I have been using TaxAct for years to calculate and file my taxes. At first I would pay to download the software and run that, but as prices went up for the download I would use the online software. TaxAct was always cheaper than TurboTax and others and you could import the previous year’s information which helped speed things up. It was usually extra to get the state version, so I would fill in my own state forms and mail them in, which was so easy it wasn’t worth $10 extra. Then they started having the deluxe version for maybe $5 more which included state as well as state electronic filing, so I was getting that for around $12-15 total. They would run specials in November or December offering the best prices for next year’s taxes. This year the price structure changed and it was now $14.99 for federal and $14.99 for state (and the sale was only 25% off, maybe just the federal version). I felt like that was too much and I needed to check out other options.
I found a page at Georgia’s Department of Revenue that suggested some different companies’ offerings that were free or highly discounted, usually for people with lower incomes. Some allowed higher incomes as long as you weren’t doing anything complicated like itemizing deductions or filing capital gains (which I always need to do). But a couple of them didn’t seem to care. I always thought my income would have been too high to do that, but they go off of the adjusted gross income, which doesn’t include the significant chunk of my income that now goes to my 401k and deferred compensation plans. That and getting virtually no raises at work for the last 10 years get me under the upper limit of $62,000 (the IRS raises the cap for free filing every year, but my employers do not adjust my salary for inflation; counting inflation I am making 13% less today than 10 years ago; I should never have done that calculation). The only thing was you had to follow the link from Georgia’s website because none of these companies would mention the deal on their own websites (unless you were doing 1040Z and had pretty low income, a teaser to get people interested). The bad thing is that Georgia’s page is out of date. The good news is the limits generally have gone up. Then I found the IRS website for free filing. They ask you a few questions like your age, income, and state and then provide you with a list of websites you can use to file free, including state. For Georgia I had choices of TaxSlayer, H&R Block, and OLT.com. Before I started using TaxAct, I had bought H&R Block’s Tax Cut software a few times, so I chose H&R Block. Again, you have to go through IRS, not directly to the Block’s website.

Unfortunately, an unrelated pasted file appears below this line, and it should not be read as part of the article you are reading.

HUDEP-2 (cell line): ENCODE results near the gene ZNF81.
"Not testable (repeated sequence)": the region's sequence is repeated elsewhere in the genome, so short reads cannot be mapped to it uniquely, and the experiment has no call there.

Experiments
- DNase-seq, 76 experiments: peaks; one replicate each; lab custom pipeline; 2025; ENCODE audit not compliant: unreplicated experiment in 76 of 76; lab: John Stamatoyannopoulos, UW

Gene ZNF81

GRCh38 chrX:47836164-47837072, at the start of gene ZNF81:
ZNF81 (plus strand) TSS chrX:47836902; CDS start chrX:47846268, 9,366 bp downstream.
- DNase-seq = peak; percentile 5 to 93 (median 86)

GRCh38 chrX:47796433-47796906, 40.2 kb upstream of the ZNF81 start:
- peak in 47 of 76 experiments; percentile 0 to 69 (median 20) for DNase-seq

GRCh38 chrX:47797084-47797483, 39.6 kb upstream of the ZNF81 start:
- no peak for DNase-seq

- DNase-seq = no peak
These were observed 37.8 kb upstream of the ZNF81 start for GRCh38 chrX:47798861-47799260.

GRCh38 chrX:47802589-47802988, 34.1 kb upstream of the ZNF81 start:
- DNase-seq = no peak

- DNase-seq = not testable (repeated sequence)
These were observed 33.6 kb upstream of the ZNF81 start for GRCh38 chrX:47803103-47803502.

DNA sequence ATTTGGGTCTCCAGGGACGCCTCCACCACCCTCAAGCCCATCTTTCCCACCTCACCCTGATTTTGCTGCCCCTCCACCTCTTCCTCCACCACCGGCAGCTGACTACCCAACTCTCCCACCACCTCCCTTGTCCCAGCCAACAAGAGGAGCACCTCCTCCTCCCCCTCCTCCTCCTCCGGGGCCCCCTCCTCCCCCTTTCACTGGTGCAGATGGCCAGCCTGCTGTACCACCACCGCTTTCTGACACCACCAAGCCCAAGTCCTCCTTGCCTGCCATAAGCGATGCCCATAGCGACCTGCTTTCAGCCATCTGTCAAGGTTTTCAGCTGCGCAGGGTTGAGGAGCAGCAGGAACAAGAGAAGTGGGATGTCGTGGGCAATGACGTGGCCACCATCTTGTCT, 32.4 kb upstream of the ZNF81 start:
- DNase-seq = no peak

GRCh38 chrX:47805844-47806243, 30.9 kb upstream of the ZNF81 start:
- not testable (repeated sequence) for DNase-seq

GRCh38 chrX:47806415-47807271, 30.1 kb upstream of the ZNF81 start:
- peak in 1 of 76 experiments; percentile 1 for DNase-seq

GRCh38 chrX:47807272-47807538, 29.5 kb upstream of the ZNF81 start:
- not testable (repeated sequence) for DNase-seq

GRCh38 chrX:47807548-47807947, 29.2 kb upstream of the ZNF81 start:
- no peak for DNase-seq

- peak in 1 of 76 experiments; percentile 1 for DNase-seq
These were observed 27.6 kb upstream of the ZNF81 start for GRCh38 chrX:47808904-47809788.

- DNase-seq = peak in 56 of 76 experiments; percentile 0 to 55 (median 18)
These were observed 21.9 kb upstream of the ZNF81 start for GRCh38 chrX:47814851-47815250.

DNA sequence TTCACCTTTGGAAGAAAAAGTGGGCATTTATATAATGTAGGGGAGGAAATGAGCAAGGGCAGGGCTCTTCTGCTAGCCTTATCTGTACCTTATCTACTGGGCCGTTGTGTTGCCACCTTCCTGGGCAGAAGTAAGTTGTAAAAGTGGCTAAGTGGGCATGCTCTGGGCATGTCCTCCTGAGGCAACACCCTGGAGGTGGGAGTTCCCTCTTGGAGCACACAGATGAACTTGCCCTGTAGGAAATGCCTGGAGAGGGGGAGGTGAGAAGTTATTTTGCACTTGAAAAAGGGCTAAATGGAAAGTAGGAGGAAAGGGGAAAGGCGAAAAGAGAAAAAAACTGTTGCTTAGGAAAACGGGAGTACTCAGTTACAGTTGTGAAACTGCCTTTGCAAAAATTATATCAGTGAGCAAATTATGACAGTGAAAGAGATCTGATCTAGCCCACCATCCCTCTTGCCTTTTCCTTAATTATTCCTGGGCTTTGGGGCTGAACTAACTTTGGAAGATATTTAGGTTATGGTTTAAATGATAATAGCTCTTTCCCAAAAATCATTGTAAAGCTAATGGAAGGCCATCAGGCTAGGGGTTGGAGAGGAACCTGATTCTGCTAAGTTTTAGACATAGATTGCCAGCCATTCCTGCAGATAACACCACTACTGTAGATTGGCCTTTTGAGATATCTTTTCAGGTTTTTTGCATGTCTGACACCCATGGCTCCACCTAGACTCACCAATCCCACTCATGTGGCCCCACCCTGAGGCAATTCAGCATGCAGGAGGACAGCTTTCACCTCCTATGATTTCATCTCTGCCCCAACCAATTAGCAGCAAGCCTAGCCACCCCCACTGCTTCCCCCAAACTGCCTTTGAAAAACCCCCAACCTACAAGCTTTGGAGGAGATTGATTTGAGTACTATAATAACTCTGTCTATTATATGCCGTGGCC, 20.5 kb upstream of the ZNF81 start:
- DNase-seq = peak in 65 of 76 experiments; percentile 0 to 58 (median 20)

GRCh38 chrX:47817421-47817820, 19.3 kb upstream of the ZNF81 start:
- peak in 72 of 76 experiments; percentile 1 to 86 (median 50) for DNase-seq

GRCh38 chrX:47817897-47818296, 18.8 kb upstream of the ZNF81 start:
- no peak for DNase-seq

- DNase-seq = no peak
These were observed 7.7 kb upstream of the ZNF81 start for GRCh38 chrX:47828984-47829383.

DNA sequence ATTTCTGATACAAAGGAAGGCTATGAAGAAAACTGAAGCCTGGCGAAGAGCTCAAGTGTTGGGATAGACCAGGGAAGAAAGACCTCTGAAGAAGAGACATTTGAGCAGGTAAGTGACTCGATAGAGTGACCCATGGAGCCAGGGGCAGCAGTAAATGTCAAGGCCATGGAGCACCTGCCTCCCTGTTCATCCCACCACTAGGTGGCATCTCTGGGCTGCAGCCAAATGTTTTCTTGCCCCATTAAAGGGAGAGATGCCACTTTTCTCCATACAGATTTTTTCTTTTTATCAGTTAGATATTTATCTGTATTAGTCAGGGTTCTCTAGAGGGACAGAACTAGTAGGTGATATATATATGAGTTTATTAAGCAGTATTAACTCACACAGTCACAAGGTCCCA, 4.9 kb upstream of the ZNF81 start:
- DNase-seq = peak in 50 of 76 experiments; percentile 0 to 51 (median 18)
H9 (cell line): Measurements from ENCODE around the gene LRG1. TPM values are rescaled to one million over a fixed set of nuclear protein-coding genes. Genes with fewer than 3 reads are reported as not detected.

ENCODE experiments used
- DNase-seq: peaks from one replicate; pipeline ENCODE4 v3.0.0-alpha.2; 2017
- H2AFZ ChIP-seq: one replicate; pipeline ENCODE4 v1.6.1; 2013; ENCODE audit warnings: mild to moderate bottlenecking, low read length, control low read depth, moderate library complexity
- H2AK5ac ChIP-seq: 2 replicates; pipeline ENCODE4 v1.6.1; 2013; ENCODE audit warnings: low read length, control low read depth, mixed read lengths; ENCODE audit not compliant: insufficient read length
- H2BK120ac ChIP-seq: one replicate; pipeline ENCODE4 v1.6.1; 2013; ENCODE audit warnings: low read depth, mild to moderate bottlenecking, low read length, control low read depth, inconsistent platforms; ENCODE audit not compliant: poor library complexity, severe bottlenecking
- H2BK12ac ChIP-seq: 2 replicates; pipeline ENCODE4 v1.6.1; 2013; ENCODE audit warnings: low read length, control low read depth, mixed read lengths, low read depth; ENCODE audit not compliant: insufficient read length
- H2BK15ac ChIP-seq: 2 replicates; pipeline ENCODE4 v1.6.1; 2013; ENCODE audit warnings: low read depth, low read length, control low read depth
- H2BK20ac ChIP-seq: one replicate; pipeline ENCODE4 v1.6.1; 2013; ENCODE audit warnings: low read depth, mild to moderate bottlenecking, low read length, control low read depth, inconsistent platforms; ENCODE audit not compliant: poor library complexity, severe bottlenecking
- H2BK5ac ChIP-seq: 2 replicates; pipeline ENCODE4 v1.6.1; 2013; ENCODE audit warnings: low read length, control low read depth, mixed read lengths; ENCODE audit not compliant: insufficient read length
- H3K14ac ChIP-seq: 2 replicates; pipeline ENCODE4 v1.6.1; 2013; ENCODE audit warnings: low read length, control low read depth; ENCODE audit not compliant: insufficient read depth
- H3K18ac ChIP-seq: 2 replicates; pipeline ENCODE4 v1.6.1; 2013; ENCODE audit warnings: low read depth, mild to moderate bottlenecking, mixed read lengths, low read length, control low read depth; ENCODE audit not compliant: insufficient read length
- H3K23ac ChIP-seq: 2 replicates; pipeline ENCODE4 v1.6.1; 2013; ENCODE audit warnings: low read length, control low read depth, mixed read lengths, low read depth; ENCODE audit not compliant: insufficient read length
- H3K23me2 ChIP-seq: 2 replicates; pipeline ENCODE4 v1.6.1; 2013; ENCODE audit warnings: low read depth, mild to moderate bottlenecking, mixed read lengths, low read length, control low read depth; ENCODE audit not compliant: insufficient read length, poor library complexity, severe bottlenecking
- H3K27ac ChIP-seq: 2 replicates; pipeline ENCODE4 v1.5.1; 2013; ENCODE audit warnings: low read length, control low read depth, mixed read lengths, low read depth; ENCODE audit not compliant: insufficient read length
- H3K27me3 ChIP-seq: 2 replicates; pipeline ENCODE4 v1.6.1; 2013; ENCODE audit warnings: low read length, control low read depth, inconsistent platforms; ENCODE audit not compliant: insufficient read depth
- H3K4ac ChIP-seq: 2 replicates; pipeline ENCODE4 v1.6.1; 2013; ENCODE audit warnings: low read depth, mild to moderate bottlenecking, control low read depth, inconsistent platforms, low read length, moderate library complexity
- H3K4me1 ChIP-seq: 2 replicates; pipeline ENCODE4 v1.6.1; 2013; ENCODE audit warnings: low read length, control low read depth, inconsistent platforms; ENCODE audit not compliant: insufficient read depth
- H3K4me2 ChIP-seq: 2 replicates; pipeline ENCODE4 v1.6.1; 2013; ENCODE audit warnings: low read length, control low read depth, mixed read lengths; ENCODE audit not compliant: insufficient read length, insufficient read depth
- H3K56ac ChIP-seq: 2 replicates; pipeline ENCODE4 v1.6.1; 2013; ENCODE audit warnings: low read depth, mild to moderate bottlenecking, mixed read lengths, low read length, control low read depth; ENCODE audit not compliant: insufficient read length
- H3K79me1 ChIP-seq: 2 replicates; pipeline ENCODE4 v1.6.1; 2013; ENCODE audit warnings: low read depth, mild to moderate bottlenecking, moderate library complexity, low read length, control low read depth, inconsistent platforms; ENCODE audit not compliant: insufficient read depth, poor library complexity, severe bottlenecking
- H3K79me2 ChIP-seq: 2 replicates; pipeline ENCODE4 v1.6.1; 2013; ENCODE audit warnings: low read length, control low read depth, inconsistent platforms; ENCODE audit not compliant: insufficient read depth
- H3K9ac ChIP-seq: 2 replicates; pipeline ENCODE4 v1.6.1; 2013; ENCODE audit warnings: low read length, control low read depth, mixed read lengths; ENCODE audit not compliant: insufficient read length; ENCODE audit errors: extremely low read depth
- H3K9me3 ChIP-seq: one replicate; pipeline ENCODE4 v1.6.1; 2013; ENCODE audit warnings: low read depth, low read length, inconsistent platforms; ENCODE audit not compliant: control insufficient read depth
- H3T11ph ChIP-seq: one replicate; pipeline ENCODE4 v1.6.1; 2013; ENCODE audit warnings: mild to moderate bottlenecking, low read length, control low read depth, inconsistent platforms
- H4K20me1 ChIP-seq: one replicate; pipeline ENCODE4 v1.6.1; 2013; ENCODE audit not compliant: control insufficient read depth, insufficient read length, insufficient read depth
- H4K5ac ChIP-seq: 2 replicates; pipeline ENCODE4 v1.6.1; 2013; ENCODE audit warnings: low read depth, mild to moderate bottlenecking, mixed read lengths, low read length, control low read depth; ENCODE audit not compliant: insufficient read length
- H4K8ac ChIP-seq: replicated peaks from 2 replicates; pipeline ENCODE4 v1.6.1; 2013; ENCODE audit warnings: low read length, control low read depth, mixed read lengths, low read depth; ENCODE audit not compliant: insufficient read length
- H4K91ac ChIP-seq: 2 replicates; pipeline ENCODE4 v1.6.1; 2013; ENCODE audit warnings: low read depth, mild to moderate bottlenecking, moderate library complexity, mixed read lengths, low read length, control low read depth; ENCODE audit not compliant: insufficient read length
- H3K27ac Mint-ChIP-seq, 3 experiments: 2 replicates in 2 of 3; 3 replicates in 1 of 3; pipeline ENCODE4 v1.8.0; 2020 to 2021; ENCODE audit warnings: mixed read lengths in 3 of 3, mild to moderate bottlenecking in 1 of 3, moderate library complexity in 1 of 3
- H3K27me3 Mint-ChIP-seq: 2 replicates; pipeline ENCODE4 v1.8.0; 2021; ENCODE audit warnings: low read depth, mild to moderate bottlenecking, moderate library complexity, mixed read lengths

But I was leery that there would be a catch based on the type of return I file. To test it out, even though I haven’t gotten all my forms yet (and won’t until the end of February), I went ahead and started a return. They had me upload a PDF of last year’s taxes done by TaxAct, but it only seemed to capture my name, address, and social security number. I filled in my W-2 information and tried to jump ahead to itemized deductions, but you have to follow their sequence so I had to pretty much do everything, even though I just didn’t tell them about some of the investment income (I can add it later). Then I did some itemized deductions. And then I was able to do the final review of my forms, including inputting my IRS Identity Protection PIN (a great feature for Georgia, Florida and DC residents that gives you a PIN that only you will know that prevents crooks from filing taxes using your social security number; this is great for me since I can’t file until late February and apparently my state is filled with crooks) and it looks like it will go through and I really don’t have to pay anything. I don’t know how long I have qualified for something like this (probably only since I started paying more into my retirement plans once I paid off the house in 2012), but it sure beats paying money to do this. I wonder if the IRS pays them for each free file given that it is much easier for the IRS to process electronic files than paper ones?